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A bit of cult-related fun for the weekend!

If you find yourself at a loose end this weekend – the batteries have gone in the TV remote and the dog’s left you a steaming gift in your slippers, why not leave your frustrating life behind and join a cult? There’s never been a better time to join one. Many of them have a big house in the country where you can go about your daily rituals without the authorities sticking their noses in. You may have to spend hours satisfying the excessive sexual demands of the cult leaders – but it’s not all good news!

We’ve done a bit of research on cults you might be interested in joining and given you the plus and minus points of each, so you can make your own decision…

join a cult
Some stones that look like they’d belong to a cult.

Happy Science

A Japanese cult combining far-right nationalism, New Age hokum and world religions. It’s run by a bloke called Ryuho Okawa who believes he is the human incarnation of a supreme being called El Cantare who combines lots of religions into a nine-dimensional heaven!?

Pluses: Tax-exempt
Minuses: No ‘free love’ available

The Brethren

These are an apocalyptic offshoot of the 70s Jesus Movement. Brethren members essentially live as vagrants, often living off leftovers and food found in rubbish bins.

Pluses: You don’t have to work, and no washing up to do
Minuses: No laughing or bathing allowed

Twelve Tribes

These are based in Tennessee and are international. It started as a prayer group for teenagers who broke away from their church. It embraces hippie culture and seeks to establish 12 Israeli tribes around the world. They have around 3000 members.

Pluses: No dress code
Minuses: You may be involved in exploiting children for slave labour

Eckankar

This non-profit religion is based in Minneapolis, USA. It’s involved with meditation, Eastern philosophy and members claim to speak to each other in their own, unique language.

Pluses: You can choose a new name for yourself
Minuses: You have to learn a new language

join a cult
Cults are always big on candles

Apostles of Infinite Love

Based in the mountains of Quebec, this group were founded back in the 1960s, originally run by excommunicated French priest Michel Collin. Accused of various illegal activities.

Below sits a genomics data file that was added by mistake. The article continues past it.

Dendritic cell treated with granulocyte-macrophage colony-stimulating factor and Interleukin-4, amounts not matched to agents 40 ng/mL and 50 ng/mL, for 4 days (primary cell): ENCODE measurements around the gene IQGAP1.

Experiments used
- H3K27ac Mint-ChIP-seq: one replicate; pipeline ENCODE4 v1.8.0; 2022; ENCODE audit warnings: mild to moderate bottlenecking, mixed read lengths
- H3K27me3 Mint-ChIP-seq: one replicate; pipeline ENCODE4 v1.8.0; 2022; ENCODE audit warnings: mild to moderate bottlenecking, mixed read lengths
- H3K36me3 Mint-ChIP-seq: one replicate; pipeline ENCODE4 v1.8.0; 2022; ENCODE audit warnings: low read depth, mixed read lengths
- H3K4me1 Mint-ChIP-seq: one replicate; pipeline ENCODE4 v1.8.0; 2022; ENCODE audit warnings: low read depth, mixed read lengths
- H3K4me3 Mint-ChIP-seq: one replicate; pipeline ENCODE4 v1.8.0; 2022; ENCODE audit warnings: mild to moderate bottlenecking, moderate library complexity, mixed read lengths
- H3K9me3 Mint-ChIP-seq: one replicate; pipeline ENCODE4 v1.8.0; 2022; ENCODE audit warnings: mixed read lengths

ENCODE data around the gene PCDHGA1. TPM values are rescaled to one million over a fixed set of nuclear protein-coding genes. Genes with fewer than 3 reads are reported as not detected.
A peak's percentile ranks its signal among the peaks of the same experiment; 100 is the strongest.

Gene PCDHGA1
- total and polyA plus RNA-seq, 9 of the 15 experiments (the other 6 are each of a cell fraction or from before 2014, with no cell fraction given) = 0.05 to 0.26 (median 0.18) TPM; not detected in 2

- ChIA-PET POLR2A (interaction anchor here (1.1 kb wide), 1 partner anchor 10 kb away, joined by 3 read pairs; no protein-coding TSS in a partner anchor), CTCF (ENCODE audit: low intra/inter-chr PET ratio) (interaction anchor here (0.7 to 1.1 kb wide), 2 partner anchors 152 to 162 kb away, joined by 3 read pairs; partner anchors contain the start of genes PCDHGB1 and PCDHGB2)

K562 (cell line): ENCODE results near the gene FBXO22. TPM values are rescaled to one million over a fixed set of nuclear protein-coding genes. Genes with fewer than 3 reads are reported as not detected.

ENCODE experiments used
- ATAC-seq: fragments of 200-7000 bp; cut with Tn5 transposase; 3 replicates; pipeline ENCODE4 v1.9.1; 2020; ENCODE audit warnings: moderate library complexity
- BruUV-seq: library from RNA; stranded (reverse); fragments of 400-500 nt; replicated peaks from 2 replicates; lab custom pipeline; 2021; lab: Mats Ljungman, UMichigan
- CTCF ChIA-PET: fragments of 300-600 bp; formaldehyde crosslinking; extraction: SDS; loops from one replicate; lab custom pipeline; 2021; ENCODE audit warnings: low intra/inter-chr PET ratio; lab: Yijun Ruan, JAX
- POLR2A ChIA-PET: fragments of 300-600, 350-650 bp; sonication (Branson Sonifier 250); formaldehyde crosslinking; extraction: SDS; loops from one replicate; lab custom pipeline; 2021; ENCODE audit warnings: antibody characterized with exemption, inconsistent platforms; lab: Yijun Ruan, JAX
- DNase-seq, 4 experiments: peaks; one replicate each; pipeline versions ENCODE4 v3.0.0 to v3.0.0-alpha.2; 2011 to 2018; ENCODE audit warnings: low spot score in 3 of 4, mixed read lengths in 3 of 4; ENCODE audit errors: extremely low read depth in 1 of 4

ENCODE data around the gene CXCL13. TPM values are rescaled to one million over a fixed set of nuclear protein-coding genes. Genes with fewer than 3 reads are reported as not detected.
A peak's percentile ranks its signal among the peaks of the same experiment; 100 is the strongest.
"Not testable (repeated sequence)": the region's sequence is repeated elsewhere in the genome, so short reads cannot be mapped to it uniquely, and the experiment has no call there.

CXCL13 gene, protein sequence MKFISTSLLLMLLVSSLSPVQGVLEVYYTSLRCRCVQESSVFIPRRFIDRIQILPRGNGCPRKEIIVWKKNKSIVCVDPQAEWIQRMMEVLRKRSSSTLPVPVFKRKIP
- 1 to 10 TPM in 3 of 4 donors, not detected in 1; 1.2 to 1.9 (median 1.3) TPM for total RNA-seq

Pluses: If you’re a high-flier, you get to pick your own bedfellow
Minuses: You may have to kidnap people

House of Yahweh

Run by Bill Hawkins who changed his name to ‘Yisrayl’. Their main message was that nuclear would wipe out the planet by 2001, and that it would stop raining for a thousand days. None of these things happened, so Bill changed the goalposts and moved the date back another 30 years.

Pluses: if you’re a man, you can have more than one wife
Minuses: If you’re a man, you may have more than one wife

Church of Bible Understanding

A New York-based evangelical commune that once had over 1000 members. Stewart Traill started the group after being thrown out of his own church. The cult started several businesses including carpet cleaning.

Pluses: You get your own van
Minuses: Leaders keep all the money for themselves

Church Universal and Triumphant

Founded in Santa Monica in 1975, this was an offshoot of a different movement, Summit Lighthouse’. Founder Elizabeth Claire Prophet and her husband run the cult and they promote themselves as a couple of ‘ancient beings’ come back to get the earth ready for Doomsday. If you want to join a cult, this could be the one.

Pluses: You get your own assault rifle
Minuses: You have to build your own nuclear shelter and give the cult all your money

* Prices correct at time of posting.

3 COMMENTS

  1. Typos!

    “message was that nuclear would wipe out the planet” nuclear.. war?

    Also several times “minusus” instead of “minuses”

    Fun though! 🙂

  2. Oh Alan! Glad you liked it, and I have now corrected the ‘minuses’ issue!!! I must’ve been in a Friday afternoon trance or something…

Comments are closed.